Blair to make U-turn on EU constitution referendum

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Indy Politics

Tony Blair is expected this week to announce he wants to to hold a referendum on the new European Union constitution ­ one of the most dramatic policy U-turns of his premiership.

Tony Blair is expected this week to announce he wants to to hold a referendum on the new European Union constitution ­ one of the most dramatic policy U-turns of his premiership.

As MPs return from their Easter break, the Prime Minister is set to lay out plans for the new constitution to be put to the British people for approval, although a poll is unlikely to be held before the next election.

The announcement comes as all three main parties prepare to kick off the campaign for elections to the European Parliament on 10 June.

Mr Blair's policy shift threatens to wrongfoot the Tories, who had been planning to use Mr Blair's refusal to call a referendum as a central plank of their election campaign.

The Prime Minister has, in the past, point-blank refused to hold a referendum on the grounds that "the constitution does not fundamentally change the relationship between the UK and the EU".

The change of heart comes after several members of the Cabinet, including Jack Straw, the Foreign Secretary, and Gordon Brown, the Chancellor, argued in favour of holding a referendum. Mr Blair has been persuaded that not holding a poll could leave the Government a hostage to the Tories at the June elections and open it to accusations of arrogance.

The Prime Minister is expected to announce his intention to put the constitution ­ which is to be finalised by EU states in June ­ to a public vote after it has been ratified by Parliament. But the poll is not expected to be before the next general election, because of the lack of time and because losing a referendum could have disastrous implications for Mr Blair.

The Prime Minister is also expected to make a formal statement to MPs about his talks in Washington DC with President George Bush last week on Iraq and the Middle East peace process. He had faced criticism last week for indicating he would not update Parliament on the summit but now plans to give a full report today. Labour is also likely to include a commitment to an EU referendum in its manifesto for the next general election. That could prepare the way for a poll during the first year of a new Parliament.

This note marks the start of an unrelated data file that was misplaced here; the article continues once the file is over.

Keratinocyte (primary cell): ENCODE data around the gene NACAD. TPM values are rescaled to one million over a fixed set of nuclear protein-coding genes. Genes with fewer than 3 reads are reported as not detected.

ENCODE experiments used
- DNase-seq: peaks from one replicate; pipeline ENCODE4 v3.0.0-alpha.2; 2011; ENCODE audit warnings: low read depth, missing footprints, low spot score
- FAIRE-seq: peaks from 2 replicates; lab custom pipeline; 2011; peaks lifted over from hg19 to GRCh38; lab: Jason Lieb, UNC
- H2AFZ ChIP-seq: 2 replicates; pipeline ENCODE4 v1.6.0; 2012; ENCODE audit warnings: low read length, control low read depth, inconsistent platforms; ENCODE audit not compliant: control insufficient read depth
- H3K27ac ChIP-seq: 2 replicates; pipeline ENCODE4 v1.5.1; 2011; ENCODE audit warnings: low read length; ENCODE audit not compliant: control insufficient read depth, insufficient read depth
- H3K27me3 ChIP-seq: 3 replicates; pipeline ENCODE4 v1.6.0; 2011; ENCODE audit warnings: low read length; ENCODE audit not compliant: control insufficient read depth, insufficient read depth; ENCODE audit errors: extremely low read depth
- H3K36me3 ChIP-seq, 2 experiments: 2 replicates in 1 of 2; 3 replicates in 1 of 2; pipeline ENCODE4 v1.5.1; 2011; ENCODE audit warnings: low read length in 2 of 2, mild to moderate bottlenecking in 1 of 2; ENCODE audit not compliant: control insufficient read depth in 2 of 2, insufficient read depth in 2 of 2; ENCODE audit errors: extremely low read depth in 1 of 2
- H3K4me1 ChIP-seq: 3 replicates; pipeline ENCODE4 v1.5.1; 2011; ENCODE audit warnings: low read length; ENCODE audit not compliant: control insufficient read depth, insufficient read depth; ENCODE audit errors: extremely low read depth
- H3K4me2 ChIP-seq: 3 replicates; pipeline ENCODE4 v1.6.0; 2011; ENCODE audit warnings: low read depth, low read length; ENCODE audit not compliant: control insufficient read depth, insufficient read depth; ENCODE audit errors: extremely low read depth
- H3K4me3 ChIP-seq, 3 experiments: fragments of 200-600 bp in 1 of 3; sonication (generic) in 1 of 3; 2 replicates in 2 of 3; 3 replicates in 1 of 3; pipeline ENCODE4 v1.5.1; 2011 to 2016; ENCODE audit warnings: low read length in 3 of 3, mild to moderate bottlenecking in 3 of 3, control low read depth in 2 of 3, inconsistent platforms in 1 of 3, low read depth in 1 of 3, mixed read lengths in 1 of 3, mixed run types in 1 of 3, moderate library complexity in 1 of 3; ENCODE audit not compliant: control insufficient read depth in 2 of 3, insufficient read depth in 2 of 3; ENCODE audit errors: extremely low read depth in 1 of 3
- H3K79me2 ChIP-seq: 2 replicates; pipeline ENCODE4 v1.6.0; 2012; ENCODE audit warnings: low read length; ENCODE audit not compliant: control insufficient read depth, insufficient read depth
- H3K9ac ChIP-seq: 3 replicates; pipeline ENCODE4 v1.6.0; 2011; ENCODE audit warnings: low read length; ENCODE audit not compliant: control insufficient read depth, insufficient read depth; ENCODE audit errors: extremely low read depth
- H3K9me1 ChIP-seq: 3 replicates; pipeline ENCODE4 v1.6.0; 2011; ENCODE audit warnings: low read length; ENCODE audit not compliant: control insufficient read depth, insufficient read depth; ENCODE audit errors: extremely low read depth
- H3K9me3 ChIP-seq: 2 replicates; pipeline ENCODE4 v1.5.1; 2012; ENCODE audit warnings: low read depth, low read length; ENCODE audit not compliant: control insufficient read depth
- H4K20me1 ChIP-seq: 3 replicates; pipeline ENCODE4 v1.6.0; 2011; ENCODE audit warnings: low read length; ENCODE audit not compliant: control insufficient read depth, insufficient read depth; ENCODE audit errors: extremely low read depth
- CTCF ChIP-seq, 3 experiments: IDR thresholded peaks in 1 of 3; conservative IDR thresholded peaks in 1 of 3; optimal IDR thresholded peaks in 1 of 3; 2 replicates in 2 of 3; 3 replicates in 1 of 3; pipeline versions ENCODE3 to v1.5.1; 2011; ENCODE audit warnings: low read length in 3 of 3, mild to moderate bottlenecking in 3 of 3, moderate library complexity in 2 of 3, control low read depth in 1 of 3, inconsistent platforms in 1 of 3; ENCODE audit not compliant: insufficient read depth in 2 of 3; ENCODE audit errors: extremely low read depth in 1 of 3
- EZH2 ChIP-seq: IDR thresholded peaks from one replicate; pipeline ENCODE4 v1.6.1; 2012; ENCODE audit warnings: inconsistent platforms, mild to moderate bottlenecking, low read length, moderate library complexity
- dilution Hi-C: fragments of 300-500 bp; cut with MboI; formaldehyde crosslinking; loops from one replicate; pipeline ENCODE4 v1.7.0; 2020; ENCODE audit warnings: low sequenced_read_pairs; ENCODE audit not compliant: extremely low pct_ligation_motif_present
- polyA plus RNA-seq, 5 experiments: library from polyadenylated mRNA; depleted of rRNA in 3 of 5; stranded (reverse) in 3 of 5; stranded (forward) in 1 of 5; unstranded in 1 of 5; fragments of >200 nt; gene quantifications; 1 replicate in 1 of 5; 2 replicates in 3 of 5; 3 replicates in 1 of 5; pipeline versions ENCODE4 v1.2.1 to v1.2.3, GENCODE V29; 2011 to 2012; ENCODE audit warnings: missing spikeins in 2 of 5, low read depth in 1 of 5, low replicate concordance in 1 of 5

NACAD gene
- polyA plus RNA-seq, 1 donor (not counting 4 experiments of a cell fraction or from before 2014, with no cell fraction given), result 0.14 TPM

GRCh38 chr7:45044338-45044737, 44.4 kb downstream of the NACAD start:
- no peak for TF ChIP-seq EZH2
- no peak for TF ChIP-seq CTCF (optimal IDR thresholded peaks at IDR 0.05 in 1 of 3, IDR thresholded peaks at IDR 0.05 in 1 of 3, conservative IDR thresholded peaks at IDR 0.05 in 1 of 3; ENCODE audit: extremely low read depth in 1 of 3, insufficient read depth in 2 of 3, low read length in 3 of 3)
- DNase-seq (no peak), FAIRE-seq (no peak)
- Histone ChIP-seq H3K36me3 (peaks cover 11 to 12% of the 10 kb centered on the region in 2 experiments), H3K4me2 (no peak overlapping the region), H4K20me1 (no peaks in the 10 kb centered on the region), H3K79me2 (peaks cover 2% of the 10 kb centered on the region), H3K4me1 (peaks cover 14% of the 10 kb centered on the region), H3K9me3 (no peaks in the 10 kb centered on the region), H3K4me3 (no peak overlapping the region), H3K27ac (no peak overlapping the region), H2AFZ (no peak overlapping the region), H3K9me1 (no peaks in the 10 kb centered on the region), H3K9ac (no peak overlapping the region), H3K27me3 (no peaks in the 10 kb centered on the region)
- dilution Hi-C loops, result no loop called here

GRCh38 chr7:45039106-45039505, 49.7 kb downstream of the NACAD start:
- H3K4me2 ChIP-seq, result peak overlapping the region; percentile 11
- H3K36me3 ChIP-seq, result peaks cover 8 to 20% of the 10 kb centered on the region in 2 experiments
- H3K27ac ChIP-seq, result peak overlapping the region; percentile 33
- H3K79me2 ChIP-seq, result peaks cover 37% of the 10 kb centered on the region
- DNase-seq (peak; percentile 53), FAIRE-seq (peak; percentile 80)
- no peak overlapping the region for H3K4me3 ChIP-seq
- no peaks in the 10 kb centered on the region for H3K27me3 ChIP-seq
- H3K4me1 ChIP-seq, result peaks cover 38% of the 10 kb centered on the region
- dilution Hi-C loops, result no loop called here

Michael Howard, the Conservative leader, said he welcomed the policy change but would want to be convinced about the timing. Mr Howard will now be under pressure to give the Bill ratifying the EU constitution a clear ride through Parliament and not oppose it as he had previously planned. "If the Government really is planning a U-turn we welcome that, we have persistently called for a referendum," Mr Howard said. "However, the Government must not play games with the question or the timing."

Charles Kennedy, the leader of the Liberal Democrats, revealed in a television interview that Mr Blair had told him in private that a referendum campaign could immobilise the Government for six months.

"I have long since welcomed that opportunity, and the Liberal Democrats have consistently made that case," he said. "However, the cause of such necessary openness is not helped by off-the-record briefings to newspapers and a series of nods and winks to selected individuals."

John Prescott, the Deputy Prime Minister, said yesterday that Mr Blair would make an announcement about a change in policy if necessary.

"We do consult the people where we think it is justified and necessary," he said on BBC Radio 4. "The Prime Minister has said he is listening to the argument that is going on. It appears to be changing even during the process of negotiations. Now that debate will continue and he will let you know in his time, as he said, whether there is any change in policy."

Senior government sources indicated that a referendum would not be linked to whether Britain stays in or outside the EU. But advisers to the Prime Minister believe that winning a referendum on the constitution may still prove difficult, even if Britain, as expected, holds on to key concessions in the final negotiations.